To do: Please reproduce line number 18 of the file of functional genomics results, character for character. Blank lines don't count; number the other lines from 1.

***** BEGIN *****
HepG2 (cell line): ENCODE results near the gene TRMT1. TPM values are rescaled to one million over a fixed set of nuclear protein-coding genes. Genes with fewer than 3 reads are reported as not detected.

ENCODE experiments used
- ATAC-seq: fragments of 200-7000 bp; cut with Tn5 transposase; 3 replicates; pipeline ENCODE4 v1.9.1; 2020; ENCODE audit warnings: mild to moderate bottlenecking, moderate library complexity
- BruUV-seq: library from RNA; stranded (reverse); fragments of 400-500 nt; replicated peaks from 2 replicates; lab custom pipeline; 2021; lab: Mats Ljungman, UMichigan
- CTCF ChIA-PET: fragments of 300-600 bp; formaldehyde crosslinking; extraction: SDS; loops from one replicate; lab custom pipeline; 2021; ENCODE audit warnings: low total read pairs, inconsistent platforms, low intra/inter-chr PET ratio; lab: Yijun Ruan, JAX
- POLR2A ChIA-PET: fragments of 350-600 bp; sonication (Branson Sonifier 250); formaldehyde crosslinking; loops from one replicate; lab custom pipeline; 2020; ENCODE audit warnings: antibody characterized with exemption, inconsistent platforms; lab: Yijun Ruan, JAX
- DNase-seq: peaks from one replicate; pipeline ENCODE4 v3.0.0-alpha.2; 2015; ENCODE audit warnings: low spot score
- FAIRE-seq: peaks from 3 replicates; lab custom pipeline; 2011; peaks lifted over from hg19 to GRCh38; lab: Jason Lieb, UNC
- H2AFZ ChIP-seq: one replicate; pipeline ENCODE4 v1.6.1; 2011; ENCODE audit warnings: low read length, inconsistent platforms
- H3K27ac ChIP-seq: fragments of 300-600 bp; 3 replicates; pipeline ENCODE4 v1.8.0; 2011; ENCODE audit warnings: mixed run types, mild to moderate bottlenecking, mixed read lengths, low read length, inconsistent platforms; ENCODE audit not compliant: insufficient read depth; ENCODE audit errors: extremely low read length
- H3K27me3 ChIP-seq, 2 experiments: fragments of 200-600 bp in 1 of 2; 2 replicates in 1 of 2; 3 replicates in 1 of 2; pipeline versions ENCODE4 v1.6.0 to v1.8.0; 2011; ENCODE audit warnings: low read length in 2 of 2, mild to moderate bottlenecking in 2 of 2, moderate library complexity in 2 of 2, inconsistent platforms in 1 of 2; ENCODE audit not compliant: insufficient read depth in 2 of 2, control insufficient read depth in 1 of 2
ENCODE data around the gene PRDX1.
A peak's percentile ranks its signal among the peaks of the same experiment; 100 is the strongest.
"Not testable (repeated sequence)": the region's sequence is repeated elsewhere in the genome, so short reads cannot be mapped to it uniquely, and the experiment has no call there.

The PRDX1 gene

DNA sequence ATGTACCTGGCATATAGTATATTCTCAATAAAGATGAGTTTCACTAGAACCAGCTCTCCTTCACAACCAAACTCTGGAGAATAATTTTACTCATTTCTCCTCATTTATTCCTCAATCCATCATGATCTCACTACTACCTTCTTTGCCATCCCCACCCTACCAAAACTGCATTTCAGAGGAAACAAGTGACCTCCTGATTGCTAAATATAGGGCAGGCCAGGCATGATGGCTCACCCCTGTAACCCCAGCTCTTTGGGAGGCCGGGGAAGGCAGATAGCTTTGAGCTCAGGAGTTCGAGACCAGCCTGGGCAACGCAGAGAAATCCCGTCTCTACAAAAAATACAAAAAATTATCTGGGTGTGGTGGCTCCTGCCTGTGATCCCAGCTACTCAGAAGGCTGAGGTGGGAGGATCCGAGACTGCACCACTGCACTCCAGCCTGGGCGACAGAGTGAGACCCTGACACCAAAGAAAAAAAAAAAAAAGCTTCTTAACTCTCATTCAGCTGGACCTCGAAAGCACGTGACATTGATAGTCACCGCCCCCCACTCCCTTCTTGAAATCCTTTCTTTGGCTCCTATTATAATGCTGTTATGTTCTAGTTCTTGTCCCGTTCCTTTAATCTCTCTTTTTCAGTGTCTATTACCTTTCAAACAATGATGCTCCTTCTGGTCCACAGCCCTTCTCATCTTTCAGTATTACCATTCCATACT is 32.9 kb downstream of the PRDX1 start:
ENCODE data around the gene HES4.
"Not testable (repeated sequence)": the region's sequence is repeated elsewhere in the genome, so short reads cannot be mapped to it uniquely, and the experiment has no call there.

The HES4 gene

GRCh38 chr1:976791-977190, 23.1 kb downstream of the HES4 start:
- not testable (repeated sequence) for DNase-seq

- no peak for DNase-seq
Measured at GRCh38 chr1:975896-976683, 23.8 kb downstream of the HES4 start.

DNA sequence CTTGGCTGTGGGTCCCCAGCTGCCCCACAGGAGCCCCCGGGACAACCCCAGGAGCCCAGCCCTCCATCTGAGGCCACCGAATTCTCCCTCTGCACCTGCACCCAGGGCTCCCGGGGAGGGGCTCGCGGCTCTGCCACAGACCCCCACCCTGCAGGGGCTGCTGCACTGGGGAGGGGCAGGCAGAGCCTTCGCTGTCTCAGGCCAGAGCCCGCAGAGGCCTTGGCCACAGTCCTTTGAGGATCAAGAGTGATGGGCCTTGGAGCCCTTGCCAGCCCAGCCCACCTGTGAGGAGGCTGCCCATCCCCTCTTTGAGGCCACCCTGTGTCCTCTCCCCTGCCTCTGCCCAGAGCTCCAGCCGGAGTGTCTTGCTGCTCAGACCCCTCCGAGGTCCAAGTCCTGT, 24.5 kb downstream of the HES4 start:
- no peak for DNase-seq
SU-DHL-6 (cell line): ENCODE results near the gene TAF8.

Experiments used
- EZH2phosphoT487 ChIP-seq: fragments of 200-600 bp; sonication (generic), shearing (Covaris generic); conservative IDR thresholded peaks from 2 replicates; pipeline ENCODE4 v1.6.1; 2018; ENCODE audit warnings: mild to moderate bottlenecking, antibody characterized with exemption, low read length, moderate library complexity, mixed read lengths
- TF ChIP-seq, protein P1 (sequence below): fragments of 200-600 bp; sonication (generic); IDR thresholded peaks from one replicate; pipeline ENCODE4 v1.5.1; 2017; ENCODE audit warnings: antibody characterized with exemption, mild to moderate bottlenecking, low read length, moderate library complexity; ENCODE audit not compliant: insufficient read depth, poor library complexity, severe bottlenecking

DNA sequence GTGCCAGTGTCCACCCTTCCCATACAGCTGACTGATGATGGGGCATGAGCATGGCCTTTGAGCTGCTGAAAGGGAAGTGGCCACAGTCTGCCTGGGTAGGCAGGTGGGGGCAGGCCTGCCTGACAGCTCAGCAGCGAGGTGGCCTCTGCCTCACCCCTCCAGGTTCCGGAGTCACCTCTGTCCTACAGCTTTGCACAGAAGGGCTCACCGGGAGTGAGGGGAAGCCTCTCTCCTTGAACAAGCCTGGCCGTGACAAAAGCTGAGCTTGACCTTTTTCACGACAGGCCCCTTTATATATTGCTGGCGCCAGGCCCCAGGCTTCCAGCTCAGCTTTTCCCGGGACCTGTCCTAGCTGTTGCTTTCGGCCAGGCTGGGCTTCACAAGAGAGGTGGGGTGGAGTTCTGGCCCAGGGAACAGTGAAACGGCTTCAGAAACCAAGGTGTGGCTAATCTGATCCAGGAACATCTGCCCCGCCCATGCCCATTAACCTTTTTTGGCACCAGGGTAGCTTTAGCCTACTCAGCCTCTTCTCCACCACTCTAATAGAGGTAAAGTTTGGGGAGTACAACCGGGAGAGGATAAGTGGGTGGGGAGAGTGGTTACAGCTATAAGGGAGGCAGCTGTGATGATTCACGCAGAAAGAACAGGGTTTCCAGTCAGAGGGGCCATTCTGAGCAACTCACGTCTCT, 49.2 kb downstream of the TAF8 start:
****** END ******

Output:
"Not testable (repeated sequence)": the region's sequence is repeated elsewhere in the genome, so short reads cannot be mapped to it uniquely, and the experiment has no call there.